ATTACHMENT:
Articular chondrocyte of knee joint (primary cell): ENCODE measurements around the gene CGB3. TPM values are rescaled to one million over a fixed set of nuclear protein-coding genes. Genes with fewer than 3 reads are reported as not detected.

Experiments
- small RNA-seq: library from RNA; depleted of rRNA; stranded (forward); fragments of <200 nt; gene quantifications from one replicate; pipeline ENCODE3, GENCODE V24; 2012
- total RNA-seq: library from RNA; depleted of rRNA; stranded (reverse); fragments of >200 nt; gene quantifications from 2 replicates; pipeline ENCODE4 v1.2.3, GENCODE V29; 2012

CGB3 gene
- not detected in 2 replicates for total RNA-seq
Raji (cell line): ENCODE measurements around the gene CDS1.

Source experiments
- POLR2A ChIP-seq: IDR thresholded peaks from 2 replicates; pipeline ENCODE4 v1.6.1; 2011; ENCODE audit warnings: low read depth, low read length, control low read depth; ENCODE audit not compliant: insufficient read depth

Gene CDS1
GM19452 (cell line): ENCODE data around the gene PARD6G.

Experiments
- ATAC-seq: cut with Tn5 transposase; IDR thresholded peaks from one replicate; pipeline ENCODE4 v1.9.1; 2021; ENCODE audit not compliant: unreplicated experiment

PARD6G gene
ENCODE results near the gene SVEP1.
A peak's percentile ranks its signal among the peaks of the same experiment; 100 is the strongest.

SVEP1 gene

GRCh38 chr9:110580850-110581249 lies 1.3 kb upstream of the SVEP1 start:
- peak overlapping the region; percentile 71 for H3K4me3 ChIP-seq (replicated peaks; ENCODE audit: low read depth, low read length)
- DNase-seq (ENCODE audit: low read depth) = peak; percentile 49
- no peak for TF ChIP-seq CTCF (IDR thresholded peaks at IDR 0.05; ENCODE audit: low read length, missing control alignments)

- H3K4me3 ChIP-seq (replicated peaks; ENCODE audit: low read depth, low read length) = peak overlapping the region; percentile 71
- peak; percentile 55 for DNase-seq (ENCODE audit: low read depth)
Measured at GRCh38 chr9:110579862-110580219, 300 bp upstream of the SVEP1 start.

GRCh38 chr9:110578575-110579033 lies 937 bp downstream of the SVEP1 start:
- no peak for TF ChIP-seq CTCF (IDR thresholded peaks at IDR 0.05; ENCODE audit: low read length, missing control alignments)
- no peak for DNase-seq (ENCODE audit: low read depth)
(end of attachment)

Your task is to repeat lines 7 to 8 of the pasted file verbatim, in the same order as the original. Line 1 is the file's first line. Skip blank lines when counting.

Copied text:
Raji (cell line): ENCODE measurements around the gene CDS1.

Source experiments